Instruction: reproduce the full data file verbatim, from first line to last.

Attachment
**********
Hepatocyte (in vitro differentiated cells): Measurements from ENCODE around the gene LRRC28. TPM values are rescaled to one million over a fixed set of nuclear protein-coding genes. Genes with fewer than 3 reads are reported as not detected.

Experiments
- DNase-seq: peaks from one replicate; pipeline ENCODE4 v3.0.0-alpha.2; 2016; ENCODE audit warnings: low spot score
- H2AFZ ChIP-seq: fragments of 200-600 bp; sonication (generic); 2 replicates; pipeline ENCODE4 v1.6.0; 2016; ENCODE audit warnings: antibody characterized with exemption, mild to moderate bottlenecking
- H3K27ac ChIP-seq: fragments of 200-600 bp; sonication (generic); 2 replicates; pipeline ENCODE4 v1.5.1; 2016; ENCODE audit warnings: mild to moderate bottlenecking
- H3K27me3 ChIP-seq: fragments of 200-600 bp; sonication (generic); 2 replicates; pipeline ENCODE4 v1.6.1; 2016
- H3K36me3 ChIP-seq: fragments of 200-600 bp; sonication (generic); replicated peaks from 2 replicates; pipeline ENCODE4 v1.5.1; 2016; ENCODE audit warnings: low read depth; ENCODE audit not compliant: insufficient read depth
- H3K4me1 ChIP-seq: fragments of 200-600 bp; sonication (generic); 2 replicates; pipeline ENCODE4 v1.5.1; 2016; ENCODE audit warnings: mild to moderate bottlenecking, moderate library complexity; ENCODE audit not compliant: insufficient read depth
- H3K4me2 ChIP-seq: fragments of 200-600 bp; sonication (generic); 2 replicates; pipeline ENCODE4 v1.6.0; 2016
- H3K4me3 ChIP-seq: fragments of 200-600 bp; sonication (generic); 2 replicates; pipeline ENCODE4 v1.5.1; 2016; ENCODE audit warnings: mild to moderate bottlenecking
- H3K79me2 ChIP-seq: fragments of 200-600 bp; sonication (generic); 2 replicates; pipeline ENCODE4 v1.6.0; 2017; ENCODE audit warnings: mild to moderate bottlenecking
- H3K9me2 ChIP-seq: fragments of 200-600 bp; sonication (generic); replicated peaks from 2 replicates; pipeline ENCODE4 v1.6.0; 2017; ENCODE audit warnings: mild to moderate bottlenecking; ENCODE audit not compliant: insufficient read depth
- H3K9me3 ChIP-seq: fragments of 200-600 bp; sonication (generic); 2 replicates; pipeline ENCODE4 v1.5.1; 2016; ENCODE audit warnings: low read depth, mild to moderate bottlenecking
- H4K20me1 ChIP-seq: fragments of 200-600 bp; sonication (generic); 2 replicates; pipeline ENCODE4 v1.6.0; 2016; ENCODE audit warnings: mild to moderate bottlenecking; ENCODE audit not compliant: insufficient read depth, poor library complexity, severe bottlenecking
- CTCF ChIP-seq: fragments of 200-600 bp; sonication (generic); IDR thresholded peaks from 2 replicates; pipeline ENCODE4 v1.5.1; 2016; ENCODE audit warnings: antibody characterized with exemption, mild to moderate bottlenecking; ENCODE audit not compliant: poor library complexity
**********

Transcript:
Hepatocyte (in vitro differentiated cells): Measurements from ENCODE around the gene LRRC28. TPM values are rescaled to one million over a fixed set of nuclear protein-coding genes. Genes with fewer than 3 reads are reported as not detected.

Experiments
- DNase-seq: peaks from one replicate; pipeline ENCODE4 v3.0.0-alpha.2; 2016; ENCODE audit warnings: low spot score
- H2AFZ ChIP-seq: fragments of 200-600 bp; sonication (generic); 2 replicates; pipeline ENCODE4 v1.6.0; 2016; ENCODE audit warnings: antibody characterized with exemption, mild to moderate bottlenecking
- H3K27ac ChIP-seq: fragments of 200-600 bp; sonication (generic); 2 replicates; pipeline ENCODE4 v1.5.1; 2016; ENCODE audit warnings: mild to moderate bottlenecking
- H3K27me3 ChIP-seq: fragments of 200-600 bp; sonication (generic); 2 replicates; pipeline ENCODE4 v1.6.1; 2016
- H3K36me3 ChIP-seq: fragments of 200-600 bp; sonication (generic); replicated peaks from 2 replicates; pipeline ENCODE4 v1.5.1; 2016; ENCODE audit warnings: low read depth; ENCODE audit not compliant: insufficient read depth
- H3K4me1 ChIP-seq: fragments of 200-600 bp; sonication (generic); 2 replicates; pipeline ENCODE4 v1.5.1; 2016; ENCODE audit warnings: mild to moderate bottlenecking, moderate library complexity; ENCODE audit not compliant: insufficient read depth
- H3K4me2 ChIP-seq: fragments of 200-600 bp; sonication (generic); 2 replicates; pipeline ENCODE4 v1.6.0; 2016
- H3K4me3 ChIP-seq: fragments of 200-600 bp; sonication (generic); 2 replicates; pipeline ENCODE4 v1.5.1; 2016; ENCODE audit warnings: mild to moderate bottlenecking
- H3K79me2 ChIP-seq: fragments of 200-600 bp; sonication (generic); 2 replicates; pipeline ENCODE4 v1.6.0; 2017; ENCODE audit warnings: mild to moderate bottlenecking
- H3K9me2 ChIP-seq: fragments of 200-600 bp; sonication (generic); replicated peaks from 2 replicates; pipeline ENCODE4 v1.6.0; 2017; ENCODE audit warnings: mild to moderate bottlenecking; ENCODE audit not compliant: insufficient read depth
- H3K9me3 ChIP-seq: fragments of 200-600 bp; sonication (generic); 2 replicates; pipeline ENCODE4 v1.5.1; 2016; ENCODE audit warnings: low read depth, mild to moderate bottlenecking
- H4K20me1 ChIP-seq: fragments of 200-600 bp; sonication (generic); 2 replicates; pipeline ENCODE4 v1.6.0; 2016; ENCODE audit warnings: mild to moderate bottlenecking; ENCODE audit not compliant: insufficient read depth, poor library complexity, severe bottlenecking
- CTCF ChIP-seq: fragments of 200-600 bp; sonication (generic); IDR thresholded peaks from 2 replicates; pipeline ENCODE4 v1.5.1; 2016; ENCODE audit warnings: antibody characterized with exemption, mild to moderate bottlenecking; ENCODE audit not compliant: poor library complexity